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Security Response

FIFA World Cup: Watch all Matches for Free on an Adult Video Site?

Created: 14 Jun 2010 06:05:39 GMT • Updated: 23 Jan 2014 18:26:56 GMT
Joji Hamada's picture
+2 2 Votes
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Japanese spam is making the rounds claiming that you can watch all FIFA World Cup matches live or on-demand for free on the site pink-bank[REMOVED]. The email states that the top German video site collaborated with FIFA to be the sole official video distributor of the games. Pink-bank? Doesn't that sound a bit strange?

After visiting the site, I could not find anything related to the World Cup, FIFA, or soccer/football. It was just full of pornography. So is this stereotypical spam that tries to lure folks to sites they typically would not access? Yes and no. There’s bit more to this than the usual spam.

Looking at the site, it seems to be all porn and nothing but porn.

The blurred images are videos and let’s say for arguments sake that I want to watch one of them. Clicking on one of the videos displays the following page, which asks you to confirm that you are over 20 years old and also agree to the EULA.

After agreeing, an identical page appears, but on a different URL. This is to confirm that you are sure that you agree and want to move to the page containing the videos.

Once you agree for the second time, you are fowarded to a page with various channels to view whatever video you please with instructions at the top telling the viewer to click "Run" when a pop-up window appears in order to view the selected video. That's a bit strange. Why would I want to execute a file to view a video? It's not a codec file either; it's an .hta (HTML Application) file.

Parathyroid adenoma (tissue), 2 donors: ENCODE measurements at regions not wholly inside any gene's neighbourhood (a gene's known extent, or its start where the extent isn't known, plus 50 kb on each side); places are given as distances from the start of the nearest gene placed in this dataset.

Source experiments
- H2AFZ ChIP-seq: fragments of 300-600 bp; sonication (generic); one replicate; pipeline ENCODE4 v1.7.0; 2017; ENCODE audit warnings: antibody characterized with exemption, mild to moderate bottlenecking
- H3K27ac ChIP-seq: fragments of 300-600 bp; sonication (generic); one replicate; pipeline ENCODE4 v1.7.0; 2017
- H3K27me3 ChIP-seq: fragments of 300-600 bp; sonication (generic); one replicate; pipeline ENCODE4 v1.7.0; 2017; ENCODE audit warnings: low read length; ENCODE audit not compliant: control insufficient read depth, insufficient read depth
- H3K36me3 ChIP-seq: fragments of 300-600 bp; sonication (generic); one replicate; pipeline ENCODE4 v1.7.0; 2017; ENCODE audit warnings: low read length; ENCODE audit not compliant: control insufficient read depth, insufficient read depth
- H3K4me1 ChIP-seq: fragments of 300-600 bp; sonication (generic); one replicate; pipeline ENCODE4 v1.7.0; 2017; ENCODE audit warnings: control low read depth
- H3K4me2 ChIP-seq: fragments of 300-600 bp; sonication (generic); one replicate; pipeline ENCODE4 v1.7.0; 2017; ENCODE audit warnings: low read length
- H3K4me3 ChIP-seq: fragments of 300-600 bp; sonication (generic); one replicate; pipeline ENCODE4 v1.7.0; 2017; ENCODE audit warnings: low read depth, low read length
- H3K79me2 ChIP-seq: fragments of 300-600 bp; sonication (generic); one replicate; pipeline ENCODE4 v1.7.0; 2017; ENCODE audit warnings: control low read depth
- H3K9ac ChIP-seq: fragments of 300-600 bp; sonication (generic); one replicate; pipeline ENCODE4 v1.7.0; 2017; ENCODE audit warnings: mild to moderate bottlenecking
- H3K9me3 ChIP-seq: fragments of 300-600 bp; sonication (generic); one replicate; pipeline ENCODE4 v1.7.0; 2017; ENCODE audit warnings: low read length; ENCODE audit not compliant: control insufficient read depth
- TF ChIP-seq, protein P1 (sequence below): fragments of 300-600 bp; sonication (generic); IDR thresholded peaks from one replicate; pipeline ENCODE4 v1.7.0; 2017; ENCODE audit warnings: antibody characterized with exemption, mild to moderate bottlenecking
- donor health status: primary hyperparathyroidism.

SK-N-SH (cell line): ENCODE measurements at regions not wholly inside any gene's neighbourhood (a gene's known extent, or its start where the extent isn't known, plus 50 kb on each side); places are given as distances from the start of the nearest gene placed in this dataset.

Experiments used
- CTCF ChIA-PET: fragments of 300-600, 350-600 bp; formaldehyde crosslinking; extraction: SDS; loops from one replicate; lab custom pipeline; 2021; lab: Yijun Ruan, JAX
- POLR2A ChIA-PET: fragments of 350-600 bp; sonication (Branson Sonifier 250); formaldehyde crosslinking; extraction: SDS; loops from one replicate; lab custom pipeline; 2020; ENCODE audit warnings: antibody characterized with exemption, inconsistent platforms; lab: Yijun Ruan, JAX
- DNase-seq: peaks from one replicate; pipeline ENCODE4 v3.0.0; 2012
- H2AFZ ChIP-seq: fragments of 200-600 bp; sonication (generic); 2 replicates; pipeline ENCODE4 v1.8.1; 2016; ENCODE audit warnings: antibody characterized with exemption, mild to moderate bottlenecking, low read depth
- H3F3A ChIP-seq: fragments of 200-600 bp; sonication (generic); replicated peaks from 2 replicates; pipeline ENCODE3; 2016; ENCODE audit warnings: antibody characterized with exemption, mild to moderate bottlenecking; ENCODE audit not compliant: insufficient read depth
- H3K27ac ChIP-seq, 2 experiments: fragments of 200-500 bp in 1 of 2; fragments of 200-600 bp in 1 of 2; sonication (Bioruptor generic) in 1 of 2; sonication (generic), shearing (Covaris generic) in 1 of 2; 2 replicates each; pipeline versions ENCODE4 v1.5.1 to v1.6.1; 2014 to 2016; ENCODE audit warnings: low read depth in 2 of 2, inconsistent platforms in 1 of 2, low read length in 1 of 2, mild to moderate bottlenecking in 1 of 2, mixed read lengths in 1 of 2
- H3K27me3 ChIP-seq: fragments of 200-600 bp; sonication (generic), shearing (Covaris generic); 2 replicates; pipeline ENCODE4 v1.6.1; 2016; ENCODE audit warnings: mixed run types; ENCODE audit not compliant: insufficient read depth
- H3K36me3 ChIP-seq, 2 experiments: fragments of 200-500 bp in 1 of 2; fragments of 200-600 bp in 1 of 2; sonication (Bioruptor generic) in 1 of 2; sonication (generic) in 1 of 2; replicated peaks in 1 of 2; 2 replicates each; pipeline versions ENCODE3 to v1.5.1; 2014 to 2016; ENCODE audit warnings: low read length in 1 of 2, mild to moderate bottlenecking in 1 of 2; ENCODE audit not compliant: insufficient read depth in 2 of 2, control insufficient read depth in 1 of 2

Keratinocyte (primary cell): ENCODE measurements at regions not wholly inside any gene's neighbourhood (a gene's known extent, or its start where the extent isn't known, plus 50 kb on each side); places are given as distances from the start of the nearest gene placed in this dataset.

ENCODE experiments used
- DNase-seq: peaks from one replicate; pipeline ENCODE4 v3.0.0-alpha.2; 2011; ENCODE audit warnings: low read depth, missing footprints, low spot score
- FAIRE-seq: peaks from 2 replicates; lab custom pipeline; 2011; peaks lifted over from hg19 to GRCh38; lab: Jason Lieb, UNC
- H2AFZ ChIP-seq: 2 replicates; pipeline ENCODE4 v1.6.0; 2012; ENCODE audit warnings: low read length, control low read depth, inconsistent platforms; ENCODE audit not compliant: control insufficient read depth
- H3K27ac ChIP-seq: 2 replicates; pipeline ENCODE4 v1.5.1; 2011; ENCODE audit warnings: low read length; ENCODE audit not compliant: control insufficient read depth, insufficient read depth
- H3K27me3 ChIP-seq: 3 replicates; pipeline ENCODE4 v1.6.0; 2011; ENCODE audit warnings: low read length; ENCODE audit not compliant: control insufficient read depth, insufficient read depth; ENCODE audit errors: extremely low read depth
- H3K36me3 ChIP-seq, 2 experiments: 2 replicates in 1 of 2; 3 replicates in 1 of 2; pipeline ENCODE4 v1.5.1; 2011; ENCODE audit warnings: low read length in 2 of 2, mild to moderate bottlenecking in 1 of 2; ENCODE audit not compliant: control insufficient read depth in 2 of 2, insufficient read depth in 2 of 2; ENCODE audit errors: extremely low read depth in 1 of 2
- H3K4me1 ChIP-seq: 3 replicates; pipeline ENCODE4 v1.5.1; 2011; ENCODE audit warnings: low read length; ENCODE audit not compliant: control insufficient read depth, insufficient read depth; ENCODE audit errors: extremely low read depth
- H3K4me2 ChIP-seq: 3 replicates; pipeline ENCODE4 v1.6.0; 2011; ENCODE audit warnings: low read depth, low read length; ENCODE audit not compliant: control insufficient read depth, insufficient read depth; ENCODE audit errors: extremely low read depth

So I went ahead and ran the file for the purposes of analysis. (No, really!)

Executing the file not only allows you to see the video (although the video kept on hanging due to a poor stream), but it also surreptitiously installs malware on to the computer.

Now, let’s take a look my desktop. I have never seen that lady before!

The message thanks the user for registering and states that payment for registration must be made within 3 days. (If you read the EULA carefully, it says there is a fee for registering.) The message won't go away unless it is manually removed. Clicking on the details button takes you to the following site, which states the user ID, the user's IP address (which may scare a lot of people into paying the registration fee because many may think the site knows where they are located), the user's browser (this may scare some people into paying as well), and how much the user owes.

Thought you could watch all matches of the World Cup for free? No, at least not on this site. The scam just lures people interested in the World Cup to the site and hopes that some will be more interested in the content of the site than the soccer games. Ultimately, it tries to trick you into paying for the service. If you pay within the 3 day limit, you only have to pay 50,000 yen, a 9000 yen discount. I’ll let the authorities decide whether clicking a few buttons can be considered registering.

However, Symantec doesn’t allow the site to install malware on computers though. Symantec detects the .hta file as Trojan Horse. By the way, this is a typical scam in Japan involving spam and usually adult-related sites called “one-click fraud”.

Thanks to the Email Security Group for the information regarding the spam.